It would be very gradual but it would “get” me again. Which is why I’m never going to risk it. It’s just not worth it. And although that one first drink is not going to instantly cause me any problems, its effect in the long-term could be brutal. Much as I loved meeting some of the people in rehab, I’m never going back. I’d be letting myself down, and even more letting down the people who supported me in my recovery last year.
Speaking of rehab, I’ll close with a short anecdote.
When I think of memorable moments from rehab I instantly think of the time I went swimming with the hottest girl in the clinic and the sight of her getting out of the pool – it was like the scene in Dr No with Ursula Andress coming out of the water, but with a better arse.
But that’s not very amusing so I’ll move on to the second most memorable, which was the time (and I believe the only time) I got into trouble with the “screws”.
It had been, by all accounts, an uneventful dinner time. We were all sat in the large dining room area working our way through three courses of hit-and-miss food. As I finished off my fruit cocktail dessert, I noticed something strange. Well, firstly, they had served it in a wine glass, which might be seen as insensitive when half the people in the room were recovering alcoholics, but then they quite regularly served desserts in tall-necked glasses so it was nothing new.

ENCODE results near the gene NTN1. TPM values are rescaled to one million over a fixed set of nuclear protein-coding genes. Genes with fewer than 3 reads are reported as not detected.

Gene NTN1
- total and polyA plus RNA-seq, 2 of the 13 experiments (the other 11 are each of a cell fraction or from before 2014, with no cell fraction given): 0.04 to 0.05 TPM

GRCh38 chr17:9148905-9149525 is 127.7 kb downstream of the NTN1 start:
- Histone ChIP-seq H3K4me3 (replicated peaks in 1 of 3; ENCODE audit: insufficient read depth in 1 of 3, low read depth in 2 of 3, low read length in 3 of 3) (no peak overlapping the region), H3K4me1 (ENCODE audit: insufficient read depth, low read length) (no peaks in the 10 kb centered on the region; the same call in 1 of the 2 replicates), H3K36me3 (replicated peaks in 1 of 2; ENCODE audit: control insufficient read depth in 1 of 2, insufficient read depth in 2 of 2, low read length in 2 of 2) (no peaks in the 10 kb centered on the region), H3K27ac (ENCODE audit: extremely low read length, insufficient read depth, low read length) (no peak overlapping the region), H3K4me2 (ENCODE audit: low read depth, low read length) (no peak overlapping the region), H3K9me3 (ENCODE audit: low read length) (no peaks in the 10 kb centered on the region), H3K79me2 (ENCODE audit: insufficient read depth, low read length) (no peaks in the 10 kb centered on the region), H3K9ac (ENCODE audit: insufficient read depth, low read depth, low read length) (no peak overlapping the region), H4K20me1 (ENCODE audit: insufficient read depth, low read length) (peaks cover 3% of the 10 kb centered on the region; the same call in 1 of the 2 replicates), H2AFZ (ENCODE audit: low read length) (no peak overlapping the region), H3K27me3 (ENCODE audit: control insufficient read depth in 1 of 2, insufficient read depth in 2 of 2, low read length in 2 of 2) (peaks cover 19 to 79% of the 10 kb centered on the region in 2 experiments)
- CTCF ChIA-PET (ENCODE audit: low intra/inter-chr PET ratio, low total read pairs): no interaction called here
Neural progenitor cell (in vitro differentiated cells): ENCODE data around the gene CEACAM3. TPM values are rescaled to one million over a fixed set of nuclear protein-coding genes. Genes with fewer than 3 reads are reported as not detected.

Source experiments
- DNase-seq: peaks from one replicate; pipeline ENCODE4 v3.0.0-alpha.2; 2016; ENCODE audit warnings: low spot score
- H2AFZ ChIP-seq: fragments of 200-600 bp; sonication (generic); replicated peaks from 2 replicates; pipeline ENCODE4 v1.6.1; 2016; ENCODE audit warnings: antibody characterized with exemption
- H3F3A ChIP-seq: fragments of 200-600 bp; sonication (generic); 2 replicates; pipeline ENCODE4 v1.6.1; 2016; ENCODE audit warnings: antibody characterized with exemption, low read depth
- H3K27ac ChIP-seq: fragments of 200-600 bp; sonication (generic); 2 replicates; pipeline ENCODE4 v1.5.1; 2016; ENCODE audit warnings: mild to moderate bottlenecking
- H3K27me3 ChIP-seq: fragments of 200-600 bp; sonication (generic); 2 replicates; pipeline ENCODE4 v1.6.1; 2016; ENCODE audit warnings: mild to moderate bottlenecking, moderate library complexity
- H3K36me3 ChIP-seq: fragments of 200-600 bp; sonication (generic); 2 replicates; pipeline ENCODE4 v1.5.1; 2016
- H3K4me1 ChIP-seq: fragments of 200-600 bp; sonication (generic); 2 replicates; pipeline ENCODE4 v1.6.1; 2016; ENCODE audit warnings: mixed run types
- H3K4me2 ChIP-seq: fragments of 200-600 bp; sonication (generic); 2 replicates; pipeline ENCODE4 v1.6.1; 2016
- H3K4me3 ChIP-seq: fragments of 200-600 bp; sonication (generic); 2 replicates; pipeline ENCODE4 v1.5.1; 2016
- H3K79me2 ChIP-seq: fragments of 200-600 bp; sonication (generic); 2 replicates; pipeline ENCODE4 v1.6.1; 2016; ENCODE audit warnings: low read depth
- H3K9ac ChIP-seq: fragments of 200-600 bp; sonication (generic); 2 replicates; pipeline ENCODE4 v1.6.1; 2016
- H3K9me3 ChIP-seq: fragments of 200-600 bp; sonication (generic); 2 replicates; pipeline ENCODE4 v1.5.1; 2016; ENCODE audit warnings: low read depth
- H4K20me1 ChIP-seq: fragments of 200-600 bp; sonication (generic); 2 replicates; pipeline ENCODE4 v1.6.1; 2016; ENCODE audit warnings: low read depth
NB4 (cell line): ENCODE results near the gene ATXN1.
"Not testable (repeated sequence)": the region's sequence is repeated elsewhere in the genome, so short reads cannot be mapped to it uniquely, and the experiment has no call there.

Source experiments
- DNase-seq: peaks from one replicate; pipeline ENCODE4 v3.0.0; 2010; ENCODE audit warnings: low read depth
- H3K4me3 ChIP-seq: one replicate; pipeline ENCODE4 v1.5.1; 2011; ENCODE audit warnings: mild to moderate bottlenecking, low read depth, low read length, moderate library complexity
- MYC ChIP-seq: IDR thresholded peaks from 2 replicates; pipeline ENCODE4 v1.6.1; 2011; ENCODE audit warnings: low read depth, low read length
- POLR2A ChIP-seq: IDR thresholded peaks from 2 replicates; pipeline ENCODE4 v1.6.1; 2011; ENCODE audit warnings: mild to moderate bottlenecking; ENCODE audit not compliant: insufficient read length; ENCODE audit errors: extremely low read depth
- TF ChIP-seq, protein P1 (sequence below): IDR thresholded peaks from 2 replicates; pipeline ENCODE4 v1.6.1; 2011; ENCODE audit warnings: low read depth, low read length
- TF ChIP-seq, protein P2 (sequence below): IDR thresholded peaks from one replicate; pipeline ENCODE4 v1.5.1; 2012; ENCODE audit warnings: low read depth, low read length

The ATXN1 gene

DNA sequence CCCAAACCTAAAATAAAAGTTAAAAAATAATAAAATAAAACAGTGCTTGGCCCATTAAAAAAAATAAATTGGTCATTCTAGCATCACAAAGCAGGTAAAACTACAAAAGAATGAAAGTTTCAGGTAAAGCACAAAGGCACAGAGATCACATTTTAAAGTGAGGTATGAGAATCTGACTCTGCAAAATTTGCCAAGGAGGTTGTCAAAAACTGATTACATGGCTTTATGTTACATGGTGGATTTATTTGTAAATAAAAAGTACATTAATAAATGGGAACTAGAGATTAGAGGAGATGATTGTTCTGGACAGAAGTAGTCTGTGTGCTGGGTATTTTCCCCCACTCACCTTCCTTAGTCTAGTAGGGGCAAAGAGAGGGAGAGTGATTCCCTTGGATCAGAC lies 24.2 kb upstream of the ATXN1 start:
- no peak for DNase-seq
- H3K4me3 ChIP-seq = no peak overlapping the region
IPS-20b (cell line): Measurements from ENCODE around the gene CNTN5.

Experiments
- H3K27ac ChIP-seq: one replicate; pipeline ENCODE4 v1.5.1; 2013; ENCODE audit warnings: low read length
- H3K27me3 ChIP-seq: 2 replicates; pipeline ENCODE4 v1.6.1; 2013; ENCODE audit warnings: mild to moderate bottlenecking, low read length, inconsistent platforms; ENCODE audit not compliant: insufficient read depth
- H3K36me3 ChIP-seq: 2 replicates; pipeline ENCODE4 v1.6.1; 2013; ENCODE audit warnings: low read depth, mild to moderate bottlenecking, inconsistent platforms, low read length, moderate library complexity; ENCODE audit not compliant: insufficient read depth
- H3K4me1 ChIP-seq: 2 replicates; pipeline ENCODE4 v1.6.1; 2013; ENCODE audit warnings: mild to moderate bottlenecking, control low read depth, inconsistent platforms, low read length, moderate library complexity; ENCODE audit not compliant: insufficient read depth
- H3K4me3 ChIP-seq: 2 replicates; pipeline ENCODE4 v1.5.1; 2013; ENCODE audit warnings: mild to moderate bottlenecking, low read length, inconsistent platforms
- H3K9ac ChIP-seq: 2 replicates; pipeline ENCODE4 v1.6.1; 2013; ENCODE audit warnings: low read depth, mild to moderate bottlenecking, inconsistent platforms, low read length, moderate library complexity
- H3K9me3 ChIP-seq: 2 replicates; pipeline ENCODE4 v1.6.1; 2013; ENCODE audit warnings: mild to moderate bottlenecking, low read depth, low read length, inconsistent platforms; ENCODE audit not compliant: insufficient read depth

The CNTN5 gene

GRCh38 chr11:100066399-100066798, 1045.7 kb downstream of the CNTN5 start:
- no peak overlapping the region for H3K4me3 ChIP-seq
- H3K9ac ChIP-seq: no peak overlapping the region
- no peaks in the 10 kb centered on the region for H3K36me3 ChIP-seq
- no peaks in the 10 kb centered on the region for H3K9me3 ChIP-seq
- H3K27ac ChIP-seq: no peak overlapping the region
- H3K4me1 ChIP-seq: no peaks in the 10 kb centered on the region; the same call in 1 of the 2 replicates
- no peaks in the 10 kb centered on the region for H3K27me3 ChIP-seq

This time however, because it was fruit cocktail, there was juice left in the glass from all the fruit – which looked to the casual observer (and me) like wine. So I was sat there with what appeared to be half a glass of white wine in front of me. This was too perfect I had to say something. I called over one of the nurses – coincidentally the one with the least sense of humour. Actually, it was probably deliberately the one with the least sense of humour.
“Judy, I just wanted to thank you for serving such lovely wine with dinner,” I raised the glass up, “And to toast you and all the wonderful staff for helping us so much with our recovery.” Judy flicked a switch on the back of her neck that activated her pretend robot smile, and she darted off to speak with some other nurses.